Fairfield grad to rebuild after monster fire devours home

Fairfield Daily Republic ©

Tim Gilliam could see the flames race closer to his Lake Tahoe home through the rear-view mirror of his car as he drove from the area in a frenzy.

Minutes earlier that Sunday, the Fairfield High School graduate and his wife realized the Angora fire was about to devour their permanent residence in the Tahoe Paradise subdivision.

Gilliam was in his garden when he smelled smoke. He went inside for a moment, then noticed the skys orange hue and all the dark smoke. He ran outside to find 200-foot flames at the end of his street, about 300 yards away.

'It is the closest thing Ive seen to hell on earth,' said Gilliam, who is staying with his father in Fairfield. 'It was the most amazing thing Ive ever seen in my life. It was like a monster coming at you, eating everything in its way.'

As the Gilliams raced inside to collect their two dogs and five cats, they could feel the heat and hear trees cracking. He described the engulfing sound as cannons being shot and trees exploding.

There was only time to get out as quickly as they could.

'We didnt have time to grab papers, pictures, nothing. We lost everything,' he said. 'All we have is the clothes on our backs.'

Gilliam left behind his 23-foot boat and a Mazda Miata, which his friend told him is now a frame and mass of molten metal. His house, Gilliam added, is a pile of ashes.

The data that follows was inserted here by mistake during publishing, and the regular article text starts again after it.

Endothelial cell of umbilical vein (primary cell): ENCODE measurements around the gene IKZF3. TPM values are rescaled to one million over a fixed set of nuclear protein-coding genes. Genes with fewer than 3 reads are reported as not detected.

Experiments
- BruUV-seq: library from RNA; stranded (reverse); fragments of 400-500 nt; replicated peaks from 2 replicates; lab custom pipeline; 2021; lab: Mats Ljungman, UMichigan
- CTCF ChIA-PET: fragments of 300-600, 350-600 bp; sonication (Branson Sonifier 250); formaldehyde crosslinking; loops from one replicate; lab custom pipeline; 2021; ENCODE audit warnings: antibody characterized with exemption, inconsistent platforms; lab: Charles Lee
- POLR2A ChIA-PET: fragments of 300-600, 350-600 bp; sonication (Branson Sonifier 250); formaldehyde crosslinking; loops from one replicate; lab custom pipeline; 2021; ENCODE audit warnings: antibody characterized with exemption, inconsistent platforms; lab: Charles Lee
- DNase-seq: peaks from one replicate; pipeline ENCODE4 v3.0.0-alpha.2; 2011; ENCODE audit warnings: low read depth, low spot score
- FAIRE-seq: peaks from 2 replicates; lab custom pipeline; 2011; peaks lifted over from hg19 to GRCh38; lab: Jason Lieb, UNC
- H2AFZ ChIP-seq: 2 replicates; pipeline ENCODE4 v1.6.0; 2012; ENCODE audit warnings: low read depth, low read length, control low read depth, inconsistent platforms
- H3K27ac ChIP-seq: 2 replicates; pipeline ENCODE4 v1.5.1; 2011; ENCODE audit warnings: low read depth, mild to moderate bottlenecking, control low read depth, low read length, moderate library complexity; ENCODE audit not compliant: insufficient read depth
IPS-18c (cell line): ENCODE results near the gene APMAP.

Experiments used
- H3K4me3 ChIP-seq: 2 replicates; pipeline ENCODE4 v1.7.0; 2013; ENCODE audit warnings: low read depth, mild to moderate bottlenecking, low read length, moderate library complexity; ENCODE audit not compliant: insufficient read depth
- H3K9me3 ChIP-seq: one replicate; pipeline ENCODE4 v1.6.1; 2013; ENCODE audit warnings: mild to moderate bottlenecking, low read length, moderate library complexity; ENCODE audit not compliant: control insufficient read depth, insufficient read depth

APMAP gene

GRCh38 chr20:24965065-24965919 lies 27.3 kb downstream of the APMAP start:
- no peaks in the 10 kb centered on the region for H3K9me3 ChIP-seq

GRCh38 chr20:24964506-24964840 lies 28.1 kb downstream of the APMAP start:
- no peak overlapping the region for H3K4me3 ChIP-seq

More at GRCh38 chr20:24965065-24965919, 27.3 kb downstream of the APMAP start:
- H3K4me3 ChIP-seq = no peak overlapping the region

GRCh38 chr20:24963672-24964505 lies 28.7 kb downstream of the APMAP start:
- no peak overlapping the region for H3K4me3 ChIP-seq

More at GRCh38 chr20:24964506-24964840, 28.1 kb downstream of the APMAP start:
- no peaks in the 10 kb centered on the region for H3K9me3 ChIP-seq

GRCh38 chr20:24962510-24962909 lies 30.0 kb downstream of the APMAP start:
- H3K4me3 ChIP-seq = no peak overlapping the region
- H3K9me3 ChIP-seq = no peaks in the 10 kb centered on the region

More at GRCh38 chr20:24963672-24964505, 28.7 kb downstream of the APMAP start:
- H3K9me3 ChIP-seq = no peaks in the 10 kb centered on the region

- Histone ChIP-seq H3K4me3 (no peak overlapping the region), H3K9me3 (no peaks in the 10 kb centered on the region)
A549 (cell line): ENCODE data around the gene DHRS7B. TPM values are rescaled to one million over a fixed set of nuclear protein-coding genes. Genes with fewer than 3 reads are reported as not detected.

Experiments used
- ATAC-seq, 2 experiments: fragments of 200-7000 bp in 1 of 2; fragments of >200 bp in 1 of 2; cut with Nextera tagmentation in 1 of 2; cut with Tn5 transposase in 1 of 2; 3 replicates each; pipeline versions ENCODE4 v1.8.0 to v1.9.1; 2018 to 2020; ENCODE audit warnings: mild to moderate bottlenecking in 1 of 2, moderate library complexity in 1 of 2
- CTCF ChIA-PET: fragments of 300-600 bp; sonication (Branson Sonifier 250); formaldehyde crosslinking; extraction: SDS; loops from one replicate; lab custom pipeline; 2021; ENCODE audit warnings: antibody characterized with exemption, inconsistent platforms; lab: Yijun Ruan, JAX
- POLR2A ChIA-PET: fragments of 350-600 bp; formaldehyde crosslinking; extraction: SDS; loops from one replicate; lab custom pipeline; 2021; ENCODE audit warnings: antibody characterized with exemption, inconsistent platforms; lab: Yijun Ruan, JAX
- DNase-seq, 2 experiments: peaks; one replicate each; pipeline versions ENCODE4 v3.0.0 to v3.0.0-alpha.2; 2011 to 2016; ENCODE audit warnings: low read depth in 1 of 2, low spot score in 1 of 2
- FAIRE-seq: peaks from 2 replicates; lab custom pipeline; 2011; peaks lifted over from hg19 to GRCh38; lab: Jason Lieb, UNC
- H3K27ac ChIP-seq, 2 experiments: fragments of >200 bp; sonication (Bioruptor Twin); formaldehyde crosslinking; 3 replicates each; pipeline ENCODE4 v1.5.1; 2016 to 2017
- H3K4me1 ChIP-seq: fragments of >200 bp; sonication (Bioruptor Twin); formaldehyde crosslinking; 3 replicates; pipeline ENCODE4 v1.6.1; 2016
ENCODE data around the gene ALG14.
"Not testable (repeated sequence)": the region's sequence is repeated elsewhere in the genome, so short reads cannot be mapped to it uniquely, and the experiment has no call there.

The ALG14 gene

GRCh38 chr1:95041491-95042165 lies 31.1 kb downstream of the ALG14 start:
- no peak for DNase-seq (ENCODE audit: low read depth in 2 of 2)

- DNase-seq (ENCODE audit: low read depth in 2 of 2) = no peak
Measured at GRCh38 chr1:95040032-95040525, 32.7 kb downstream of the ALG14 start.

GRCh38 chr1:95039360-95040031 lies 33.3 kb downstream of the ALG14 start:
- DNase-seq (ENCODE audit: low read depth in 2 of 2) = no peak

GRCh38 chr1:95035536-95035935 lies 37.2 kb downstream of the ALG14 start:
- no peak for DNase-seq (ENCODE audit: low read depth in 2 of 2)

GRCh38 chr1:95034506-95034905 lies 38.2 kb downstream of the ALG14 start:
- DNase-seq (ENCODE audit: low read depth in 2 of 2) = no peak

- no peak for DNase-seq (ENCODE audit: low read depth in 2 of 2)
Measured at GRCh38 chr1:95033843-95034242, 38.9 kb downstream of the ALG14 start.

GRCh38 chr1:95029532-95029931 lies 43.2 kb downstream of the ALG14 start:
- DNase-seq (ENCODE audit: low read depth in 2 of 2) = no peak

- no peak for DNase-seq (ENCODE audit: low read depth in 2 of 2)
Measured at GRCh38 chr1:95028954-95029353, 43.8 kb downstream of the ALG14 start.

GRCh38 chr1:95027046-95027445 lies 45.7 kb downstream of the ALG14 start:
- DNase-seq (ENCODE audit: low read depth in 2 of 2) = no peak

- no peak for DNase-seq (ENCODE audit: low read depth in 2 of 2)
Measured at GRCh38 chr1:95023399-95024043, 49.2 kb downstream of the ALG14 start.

'The winds were about 30 to 40 mph on Sunday and racing down the ridge,' he said. 'That fire was eating everything in its path.'

Gilliam, a director of medical imaging at Barton Memorial Hospital in South Lake Tahoe, said he was most impressed with the police and fire department, which came immediately to evacuate the neighborhood.

'Theyre heroes, theres no better words,' Gilliam said as he began to cry. 'They were laying their lives on the job for us. Theyre heroes.'

The subdivision consists of 40 homes. Gilliam said only five remain.

The fire continued to move Tuesday as unexpected winds increased, sparking sporadic fires beyond the fireline. The Tallac Village Development in South Lake Tahoe was evacuated.

So far, more than 2,700 acres and more than 200 homes have been engulfed by the fire. As of late Tuesday, the fire was almost 40 percent contained.

Although he plans to drive back to Lake Tahoe today to see what is left of his home, Gilliam intends to move forward.

'Im not going to let this fire beat me,' said Gilliam, who will stay at a friends house in the area. 'Im going back to rebuild, and were going to make it through. Its time to start over.'